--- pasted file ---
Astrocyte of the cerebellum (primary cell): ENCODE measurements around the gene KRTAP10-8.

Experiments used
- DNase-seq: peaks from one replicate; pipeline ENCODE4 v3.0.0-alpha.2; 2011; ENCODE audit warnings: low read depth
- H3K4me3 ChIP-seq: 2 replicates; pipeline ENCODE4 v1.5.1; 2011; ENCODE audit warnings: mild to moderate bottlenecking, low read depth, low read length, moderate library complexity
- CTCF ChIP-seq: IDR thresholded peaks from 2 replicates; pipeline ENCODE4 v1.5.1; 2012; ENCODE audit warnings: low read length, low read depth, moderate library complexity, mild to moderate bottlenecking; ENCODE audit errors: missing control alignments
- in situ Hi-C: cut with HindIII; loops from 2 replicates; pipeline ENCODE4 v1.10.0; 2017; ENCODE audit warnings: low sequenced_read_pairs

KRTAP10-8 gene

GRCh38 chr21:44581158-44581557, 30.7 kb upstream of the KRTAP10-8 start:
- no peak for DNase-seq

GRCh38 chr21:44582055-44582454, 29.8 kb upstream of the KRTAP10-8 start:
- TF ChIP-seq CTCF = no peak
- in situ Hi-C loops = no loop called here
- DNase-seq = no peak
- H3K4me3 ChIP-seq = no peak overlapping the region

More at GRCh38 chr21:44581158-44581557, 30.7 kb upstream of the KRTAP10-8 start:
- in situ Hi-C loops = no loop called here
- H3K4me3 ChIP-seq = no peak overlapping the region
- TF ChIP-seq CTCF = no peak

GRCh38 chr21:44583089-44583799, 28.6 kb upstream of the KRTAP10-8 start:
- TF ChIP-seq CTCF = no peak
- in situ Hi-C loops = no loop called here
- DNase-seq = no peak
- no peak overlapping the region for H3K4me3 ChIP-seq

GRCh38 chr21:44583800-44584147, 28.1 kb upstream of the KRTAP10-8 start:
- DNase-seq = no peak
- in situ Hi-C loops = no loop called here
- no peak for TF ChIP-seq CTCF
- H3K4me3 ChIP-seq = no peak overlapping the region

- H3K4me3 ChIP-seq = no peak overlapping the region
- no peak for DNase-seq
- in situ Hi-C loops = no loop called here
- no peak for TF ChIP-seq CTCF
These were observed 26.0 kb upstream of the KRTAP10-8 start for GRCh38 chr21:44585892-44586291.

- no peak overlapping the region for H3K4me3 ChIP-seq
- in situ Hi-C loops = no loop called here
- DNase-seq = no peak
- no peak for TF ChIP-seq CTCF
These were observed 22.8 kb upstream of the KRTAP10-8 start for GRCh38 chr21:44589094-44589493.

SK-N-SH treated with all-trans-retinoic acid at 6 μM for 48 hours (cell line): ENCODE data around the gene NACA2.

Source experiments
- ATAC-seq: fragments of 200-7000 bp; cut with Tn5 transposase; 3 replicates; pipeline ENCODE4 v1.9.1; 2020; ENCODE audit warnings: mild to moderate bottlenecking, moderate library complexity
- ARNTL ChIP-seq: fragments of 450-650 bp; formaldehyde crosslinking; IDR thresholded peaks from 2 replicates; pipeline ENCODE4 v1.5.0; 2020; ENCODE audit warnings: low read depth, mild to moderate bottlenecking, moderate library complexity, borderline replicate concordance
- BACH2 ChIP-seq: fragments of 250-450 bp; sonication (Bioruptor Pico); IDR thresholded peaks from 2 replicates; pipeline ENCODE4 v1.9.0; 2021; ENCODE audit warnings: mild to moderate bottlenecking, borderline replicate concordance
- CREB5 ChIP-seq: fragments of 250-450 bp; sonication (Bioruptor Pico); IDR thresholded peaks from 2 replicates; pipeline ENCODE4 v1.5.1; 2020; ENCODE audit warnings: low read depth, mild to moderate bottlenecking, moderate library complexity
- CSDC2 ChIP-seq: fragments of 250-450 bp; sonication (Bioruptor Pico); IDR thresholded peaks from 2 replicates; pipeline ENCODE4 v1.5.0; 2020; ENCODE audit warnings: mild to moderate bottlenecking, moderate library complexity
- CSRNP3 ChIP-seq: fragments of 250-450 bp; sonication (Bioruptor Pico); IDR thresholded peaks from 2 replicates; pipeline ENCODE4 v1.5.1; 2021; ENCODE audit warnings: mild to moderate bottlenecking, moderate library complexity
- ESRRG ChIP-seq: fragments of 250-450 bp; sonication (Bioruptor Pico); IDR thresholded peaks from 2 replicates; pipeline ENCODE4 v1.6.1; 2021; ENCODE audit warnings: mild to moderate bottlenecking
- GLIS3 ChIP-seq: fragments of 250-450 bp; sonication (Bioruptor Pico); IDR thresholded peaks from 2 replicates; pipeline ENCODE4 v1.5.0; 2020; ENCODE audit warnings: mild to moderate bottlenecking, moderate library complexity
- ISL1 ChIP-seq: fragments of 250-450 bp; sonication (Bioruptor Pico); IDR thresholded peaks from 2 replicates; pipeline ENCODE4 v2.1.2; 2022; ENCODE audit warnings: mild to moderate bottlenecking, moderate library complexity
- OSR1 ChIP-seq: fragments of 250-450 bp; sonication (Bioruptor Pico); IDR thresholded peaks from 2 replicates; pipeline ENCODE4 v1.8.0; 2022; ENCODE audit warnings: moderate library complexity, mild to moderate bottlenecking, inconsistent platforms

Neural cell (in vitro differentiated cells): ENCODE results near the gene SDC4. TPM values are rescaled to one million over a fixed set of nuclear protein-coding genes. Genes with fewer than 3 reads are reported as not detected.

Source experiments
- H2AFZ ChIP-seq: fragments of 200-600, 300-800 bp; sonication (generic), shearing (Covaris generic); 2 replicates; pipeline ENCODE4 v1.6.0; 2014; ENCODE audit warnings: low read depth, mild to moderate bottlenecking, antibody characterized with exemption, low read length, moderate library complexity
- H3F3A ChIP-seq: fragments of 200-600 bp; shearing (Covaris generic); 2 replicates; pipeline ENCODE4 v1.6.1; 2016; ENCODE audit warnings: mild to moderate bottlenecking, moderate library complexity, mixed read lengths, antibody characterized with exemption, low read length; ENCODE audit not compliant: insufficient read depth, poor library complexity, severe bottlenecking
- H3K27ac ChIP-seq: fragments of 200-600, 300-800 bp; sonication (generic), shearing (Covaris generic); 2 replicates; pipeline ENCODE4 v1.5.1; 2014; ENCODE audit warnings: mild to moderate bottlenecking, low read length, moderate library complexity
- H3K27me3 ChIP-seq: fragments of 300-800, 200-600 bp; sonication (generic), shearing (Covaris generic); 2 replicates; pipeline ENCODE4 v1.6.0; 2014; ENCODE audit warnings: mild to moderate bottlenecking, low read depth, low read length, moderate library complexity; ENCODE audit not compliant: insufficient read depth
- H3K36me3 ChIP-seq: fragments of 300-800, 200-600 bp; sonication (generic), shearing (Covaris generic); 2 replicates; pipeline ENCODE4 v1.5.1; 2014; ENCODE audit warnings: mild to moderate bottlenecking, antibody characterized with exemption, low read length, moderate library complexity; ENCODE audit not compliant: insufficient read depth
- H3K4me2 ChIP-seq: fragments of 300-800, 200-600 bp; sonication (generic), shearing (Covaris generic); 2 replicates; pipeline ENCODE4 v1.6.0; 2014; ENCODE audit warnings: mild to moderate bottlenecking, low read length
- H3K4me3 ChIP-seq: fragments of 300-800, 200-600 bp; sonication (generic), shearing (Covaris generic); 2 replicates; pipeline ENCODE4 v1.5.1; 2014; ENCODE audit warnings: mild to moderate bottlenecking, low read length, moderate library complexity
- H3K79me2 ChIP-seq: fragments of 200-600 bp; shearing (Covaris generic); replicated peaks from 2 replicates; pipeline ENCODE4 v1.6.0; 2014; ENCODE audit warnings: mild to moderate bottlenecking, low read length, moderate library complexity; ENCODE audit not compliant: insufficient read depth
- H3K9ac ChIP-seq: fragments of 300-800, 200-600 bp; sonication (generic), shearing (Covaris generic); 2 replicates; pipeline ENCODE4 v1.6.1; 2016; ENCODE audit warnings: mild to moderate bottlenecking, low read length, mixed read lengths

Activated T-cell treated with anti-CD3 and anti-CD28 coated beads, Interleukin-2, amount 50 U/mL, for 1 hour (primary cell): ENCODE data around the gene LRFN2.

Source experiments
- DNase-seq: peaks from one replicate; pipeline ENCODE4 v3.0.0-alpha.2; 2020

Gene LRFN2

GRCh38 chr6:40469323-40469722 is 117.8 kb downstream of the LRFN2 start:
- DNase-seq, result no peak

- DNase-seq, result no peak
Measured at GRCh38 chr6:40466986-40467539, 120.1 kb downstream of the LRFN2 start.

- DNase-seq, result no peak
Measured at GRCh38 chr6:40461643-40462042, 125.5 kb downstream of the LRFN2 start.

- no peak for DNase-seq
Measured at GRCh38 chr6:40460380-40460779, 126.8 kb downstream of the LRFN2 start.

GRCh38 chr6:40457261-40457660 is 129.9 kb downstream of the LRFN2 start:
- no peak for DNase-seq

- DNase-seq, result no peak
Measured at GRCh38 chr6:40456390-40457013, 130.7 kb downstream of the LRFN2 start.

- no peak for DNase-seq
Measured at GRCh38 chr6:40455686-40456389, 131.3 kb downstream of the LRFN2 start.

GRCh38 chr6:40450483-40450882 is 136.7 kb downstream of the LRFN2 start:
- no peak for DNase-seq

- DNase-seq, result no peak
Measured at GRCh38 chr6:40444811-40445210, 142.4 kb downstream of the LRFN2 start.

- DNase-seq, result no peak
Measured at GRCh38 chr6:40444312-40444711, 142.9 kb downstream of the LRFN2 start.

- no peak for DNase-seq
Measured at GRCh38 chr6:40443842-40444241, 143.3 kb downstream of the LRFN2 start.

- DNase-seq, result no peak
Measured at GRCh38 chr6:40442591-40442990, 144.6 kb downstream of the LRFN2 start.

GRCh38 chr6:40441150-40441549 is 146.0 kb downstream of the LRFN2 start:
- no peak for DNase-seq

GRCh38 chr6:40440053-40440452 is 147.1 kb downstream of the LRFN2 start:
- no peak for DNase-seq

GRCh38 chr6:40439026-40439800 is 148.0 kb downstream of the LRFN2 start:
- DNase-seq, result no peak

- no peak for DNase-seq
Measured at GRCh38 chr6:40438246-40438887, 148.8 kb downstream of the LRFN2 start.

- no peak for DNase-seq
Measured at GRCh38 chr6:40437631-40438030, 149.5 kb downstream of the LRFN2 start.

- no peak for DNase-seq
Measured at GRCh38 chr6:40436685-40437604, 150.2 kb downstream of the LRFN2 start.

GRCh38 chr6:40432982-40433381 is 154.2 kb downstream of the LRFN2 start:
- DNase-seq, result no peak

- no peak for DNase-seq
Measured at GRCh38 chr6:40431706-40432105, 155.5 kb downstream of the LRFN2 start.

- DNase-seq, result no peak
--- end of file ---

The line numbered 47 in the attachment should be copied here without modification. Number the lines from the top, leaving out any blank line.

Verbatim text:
- ESRRG ChIP-seq: fragments of 250-450 bp; sonication (Bioruptor Pico); IDR thresholded peaks from 2 replicates; pipeline ENCODE4 v1.6.1; 2021; ENCODE audit warnings: mild to moderate bottlenecking